I made another Seamwork Akita blouse!
My first Akita top has been getting lots of wear, especially now that the weather has turned warm, so I knew it was time for another. This time I used a synthetic (polyester I think) that has a lot of drape. I liked the abstract print on this fabric and the color (have you noticed how many blue things I’ve made? lots!). This fabric has been in my stash for a while and I thought this would be a good way to make a dent … but apparently I bought a ton of this fabric because I only used about 1/4 of what I had! I have no idea what I had in mind when I bought it, but I’ll have to think of something else to use it for 🙂 It could make a nice lining for a skirt or jacket, or a kimono-style robe…
Because this fabric was light and slippery, I decided that french seams were in order.
Here’s the rub – the original instructions call for clipping all the way through the seam allowance at the sleeves and the split hem so that you can double fold those parts under to finish them. I’ve seen lots of complaints online about this construction detail, and while my original Akita hasn’t unraveled yet, it is a weak point in the top. After I’d cut out the fabric for this top, but before I started sewing, the folks at Colette sent out an email saying that they had made some modifications to the instructions for the Akita…absolutely perfect timing! I downloaded the new version. The instructions now say to use bias tape to finish the edges before sewing the side seams. Then you press the seams apart, fold under and stitch down the bias tape at the sleeves and split hem, and put a bar tack in under the arm and at the split hem for good measure. Yep, this will definitely fix the weak points! But I just couldn’t get the idea of french seams out of my brain! On a fabric this light and slippery and drapey I didn’t want to mess around too much with bias tape – I thought it might make the seams too bulky. So french seams it was.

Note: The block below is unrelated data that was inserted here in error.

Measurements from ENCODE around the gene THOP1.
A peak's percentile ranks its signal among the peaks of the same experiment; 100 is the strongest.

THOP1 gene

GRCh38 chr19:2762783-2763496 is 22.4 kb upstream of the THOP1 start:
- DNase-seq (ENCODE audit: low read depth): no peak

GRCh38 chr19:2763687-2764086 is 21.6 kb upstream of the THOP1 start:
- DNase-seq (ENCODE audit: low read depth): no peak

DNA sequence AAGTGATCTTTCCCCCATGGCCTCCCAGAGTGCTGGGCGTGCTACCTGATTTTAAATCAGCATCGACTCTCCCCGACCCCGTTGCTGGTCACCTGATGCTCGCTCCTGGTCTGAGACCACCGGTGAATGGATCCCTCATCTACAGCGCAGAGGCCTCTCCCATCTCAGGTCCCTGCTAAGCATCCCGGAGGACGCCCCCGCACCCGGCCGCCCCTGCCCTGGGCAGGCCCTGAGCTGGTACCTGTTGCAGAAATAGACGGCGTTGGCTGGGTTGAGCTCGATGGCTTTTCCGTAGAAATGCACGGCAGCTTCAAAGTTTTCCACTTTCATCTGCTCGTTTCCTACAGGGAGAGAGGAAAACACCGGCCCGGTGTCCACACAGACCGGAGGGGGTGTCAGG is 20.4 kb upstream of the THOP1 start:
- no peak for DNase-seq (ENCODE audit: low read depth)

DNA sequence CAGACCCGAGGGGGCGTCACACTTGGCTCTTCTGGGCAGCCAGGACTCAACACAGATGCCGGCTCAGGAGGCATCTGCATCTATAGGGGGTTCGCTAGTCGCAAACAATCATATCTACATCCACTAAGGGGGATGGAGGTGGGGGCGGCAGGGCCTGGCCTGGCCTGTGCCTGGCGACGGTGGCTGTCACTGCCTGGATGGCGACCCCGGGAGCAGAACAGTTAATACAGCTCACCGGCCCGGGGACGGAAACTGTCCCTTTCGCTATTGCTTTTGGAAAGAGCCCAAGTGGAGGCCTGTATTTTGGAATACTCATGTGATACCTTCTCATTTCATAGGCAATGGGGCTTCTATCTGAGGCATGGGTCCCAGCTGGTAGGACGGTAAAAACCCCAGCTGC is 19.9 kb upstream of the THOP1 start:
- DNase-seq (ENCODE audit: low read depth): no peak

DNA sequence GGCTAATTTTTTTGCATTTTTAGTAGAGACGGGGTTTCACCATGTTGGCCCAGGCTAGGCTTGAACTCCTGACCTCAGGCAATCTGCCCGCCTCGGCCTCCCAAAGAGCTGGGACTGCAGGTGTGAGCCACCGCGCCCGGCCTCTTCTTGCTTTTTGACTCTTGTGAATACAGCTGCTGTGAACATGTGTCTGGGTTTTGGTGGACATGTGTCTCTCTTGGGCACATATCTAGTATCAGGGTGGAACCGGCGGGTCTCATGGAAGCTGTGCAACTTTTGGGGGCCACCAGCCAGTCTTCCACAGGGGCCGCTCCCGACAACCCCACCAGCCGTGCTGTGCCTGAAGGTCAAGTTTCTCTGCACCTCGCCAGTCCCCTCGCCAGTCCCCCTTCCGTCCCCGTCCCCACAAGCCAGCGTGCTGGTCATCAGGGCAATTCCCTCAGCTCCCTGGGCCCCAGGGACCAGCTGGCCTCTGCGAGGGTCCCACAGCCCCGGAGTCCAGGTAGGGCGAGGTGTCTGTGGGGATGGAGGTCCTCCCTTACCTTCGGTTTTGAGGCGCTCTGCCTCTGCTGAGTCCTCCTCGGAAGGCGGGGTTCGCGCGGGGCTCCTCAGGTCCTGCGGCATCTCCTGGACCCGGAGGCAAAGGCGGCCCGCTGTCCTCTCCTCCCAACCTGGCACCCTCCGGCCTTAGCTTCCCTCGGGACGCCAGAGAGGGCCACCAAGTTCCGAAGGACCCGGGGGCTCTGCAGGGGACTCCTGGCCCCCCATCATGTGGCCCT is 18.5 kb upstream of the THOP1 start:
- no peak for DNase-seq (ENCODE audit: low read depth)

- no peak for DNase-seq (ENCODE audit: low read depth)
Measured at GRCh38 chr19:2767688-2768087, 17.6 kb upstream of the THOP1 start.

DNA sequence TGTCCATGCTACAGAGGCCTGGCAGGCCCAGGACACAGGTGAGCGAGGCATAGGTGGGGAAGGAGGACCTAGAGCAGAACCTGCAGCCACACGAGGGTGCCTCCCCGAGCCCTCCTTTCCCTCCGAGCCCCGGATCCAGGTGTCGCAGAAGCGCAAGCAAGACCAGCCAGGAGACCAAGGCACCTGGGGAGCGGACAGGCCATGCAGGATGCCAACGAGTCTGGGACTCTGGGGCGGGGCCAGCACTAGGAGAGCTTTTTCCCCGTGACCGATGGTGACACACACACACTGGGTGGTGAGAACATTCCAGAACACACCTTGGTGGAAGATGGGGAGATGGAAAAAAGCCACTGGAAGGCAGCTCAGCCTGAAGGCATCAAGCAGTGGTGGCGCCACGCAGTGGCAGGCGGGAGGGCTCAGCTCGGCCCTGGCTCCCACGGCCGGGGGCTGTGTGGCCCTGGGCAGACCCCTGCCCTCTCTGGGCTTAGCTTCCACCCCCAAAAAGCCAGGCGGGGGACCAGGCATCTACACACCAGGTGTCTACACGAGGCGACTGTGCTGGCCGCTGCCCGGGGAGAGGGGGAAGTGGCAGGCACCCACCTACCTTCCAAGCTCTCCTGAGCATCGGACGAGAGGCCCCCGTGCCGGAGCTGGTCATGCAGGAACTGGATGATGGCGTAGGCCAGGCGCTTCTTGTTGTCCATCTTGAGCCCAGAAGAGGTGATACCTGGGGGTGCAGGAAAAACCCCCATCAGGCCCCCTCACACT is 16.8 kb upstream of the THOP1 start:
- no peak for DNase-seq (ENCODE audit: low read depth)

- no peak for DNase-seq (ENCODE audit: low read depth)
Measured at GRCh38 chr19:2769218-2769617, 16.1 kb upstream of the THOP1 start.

Instead of cutting all the way to the seam at the arm holes and split hem I just cut to the first half of the french seam (3/8″ in this case) on the bias. Then I did my first pass at the french seam (wrong sides together), then flipped the split seam (at armhole or split hem) to the inside of the garment, folded it in and stitched it down. I’ve tried to show what I did in these pics:
The transition point from the french seam to the split seam is a tiny bit awkward, but I think it’s stronger than my previous version (where I clipped all the way to the seam as described in the original instructions). And having french seams just makes me feel fancy!
This is the armhole to side-seam transition.
Another great Akita!
I’m pleased with how this turned out. This fabric has quite a bit more drape than the cotton lawn I used before, so it’s a different look than the last one I made.
I’ve been sewing up a storm recently, which feels great. I was in a bit of a sewing slump over the winter, but now I’ve got my mojo back! I’ve been sewing lots of quick (and satisfying) projects and trying to work my way through my fabric stash. I have a few more finished projects in my blogging queue to share with you, just waiting to be photographed (wish me luck with that!).
Pattern: Seamwork Magazine Akita top
Size: 14 (no adjustments)
Fabric: polyester print from Fabric Outlet in San Francisco